Study finds even share of chores makes women want more sex

Is your sex life in a slight decline? This study claims that if you divide the household chores equally it will help you spice things up in the bedroom.

 A couple in bed together, sex (Illustrative) (photo credit: Wikimedia Commons)
A couple in bed together, sex (Illustrative)
(photo credit: Wikimedia Commons)

A study published seven years ago found that couples that split up chores evenly in the household tend to have more sex. Now, a newer study that came out earlier this year found that when chores are split evenly, it tends to be the woman pushing for the sex.

Every couple goes through ups and downs in the bedroom. We all have periods when we can't take our hands off each other and others that are characterized by a lot of dryness - which can even last for months.

A study published back in May claims that dividing the household chores equally will greatly help your sex life - and when you think about it, it's easy to understand why.

If one person does all the household chores, from cooking and dishes to cleaning the house and laundry - by the end of the day they will be worn out. It's hard to get into "sexy mode" when you're tired and feel like you've done all the hard work at home.

Therefore, an equal division will probably reduce your level of fatigue at the end of the day and allow both of you to leave some energy for bed. However, the study claims that this is not the only reason for this.

Couple in bed [file photo] (credit: INGIMAGE)Couple in bed [file photo] (credit: INGIMAGE)

How was the study conducted?

The study, conducted by the Centre for Mental Health at the Swinburne University of Technology, involved 299 Australian women between the ages of 18 and 39 who were in relationships being asked to respond to an online questionnaire that compares relationship characteristics to different levels of sexual desire.

The researchers provided the participants with measures relating to individual and dyadic aspects of sexual desire while reporting perceptions of equality in the relationship - and their overall satisfaction with the relationship.

Among other things, the questions are designed to check how balanced the respondents think their relationship is - as well as how good they think their sex life is.

"As expected, equality in relationships predicted relationship satisfaction, which, subsequently, was related to higher levels of dyadic sexual desire," the study concluded. 

The study was concerned with the conflicting female desire for solitary and dyadic sexual desire. Female desire is multidimensional and it consists of two main factors: solitary sexual desire, the internally motivated desire that works to achieve specific sexual needs for satisfaction and treatment of sexual frustration, and dyadic sexual desire, defined as the desire for emotional closeness or intimacy with another person.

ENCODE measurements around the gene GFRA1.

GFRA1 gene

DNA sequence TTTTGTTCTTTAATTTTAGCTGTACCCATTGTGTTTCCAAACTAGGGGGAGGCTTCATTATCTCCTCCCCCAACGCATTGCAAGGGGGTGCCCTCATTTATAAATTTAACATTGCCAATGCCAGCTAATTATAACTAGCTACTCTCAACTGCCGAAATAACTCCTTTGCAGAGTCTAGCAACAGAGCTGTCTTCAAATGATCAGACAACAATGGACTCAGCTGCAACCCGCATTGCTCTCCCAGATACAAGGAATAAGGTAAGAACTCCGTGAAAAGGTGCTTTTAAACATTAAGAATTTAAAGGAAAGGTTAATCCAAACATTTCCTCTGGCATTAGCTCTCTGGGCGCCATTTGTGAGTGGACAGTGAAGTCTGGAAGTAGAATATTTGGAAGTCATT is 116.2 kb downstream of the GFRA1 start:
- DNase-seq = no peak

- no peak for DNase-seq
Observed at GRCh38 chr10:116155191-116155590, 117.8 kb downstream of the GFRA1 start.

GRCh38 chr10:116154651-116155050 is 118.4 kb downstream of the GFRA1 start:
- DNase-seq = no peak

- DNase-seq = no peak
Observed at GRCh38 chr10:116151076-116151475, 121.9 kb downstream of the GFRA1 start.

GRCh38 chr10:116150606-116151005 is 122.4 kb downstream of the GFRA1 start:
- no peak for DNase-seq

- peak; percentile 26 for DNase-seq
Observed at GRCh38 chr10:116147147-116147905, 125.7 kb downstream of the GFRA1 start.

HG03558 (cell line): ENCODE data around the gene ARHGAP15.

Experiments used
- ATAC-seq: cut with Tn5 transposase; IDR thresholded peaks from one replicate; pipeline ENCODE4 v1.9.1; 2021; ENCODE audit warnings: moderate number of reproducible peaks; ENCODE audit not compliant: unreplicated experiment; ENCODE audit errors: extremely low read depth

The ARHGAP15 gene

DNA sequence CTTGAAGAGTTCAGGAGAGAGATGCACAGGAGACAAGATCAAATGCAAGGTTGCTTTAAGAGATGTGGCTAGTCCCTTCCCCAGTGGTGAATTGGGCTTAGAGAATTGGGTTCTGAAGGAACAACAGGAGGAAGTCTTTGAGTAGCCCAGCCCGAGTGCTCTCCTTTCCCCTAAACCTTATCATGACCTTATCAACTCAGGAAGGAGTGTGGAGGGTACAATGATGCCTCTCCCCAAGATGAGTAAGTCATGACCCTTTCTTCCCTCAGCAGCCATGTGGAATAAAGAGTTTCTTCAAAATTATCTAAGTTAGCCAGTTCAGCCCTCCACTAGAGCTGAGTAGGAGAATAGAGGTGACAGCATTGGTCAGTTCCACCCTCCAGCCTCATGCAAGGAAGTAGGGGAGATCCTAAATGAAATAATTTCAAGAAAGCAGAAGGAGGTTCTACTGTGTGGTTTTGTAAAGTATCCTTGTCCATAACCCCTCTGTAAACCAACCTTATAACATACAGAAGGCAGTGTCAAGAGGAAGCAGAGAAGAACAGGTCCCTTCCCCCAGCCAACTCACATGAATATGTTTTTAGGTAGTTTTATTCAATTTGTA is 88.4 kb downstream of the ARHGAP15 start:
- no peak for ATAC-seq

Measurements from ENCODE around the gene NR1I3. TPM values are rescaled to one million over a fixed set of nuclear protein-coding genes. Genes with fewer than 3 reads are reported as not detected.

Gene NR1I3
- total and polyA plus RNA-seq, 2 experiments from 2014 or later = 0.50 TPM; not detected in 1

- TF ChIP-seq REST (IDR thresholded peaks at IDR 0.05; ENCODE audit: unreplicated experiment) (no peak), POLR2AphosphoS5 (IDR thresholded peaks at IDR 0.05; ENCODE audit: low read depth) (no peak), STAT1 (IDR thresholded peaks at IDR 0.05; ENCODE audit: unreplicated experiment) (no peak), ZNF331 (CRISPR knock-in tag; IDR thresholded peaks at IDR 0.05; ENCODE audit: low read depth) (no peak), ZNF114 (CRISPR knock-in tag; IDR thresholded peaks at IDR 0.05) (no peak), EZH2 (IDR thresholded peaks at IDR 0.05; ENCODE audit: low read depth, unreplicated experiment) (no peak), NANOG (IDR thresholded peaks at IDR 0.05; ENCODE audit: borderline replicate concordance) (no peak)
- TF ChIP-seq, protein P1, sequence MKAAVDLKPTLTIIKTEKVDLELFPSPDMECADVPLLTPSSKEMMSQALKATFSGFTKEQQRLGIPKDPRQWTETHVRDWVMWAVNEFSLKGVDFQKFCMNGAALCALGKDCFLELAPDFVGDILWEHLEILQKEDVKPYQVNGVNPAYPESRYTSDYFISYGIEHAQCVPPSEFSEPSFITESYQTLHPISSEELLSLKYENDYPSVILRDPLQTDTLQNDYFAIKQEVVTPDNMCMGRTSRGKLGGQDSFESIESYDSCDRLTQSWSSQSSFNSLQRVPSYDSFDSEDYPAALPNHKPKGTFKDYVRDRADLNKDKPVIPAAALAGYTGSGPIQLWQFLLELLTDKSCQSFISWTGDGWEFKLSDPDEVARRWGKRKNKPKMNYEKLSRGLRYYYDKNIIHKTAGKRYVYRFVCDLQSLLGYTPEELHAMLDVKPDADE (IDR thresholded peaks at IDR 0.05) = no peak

The study found that dividing chores more equally can increase the level of dyadic sexual desire, but it has no effect on individual sexual desire. Looking at the data, the team found that those who reported egalitarian relationships were more likely to experience higher levels of dyadic sexual desire, and were more satisfied with their relationships.

As expected, relationship equality predicted relationship satisfaction, which was associated with higher levels of dyadic sexual desire—suggesting that female sexual desire is not only biological and cognitive but also responsive to relationship contexts.

What the study showed

According to Dr. Simone Buzwell, the lead author of the study, the results indicate that a lack of sexual desire results in significant distress for many women and their partners. However, if these results tell us anything, it's that the pressure may be misdirected. Dr. Buzwell sees the study's results as having an overall positive outcome.

She explained that passion is something that can be worked on and that low female sexual desire is likely to be a problem that both people in the relationship can solve together. "It takes two to tango," she added.

So the next time you point the finger of blame at your partner - keep in mind that there are a variety of factors that affect our level of desire and remember - a fairer life leads to better sex.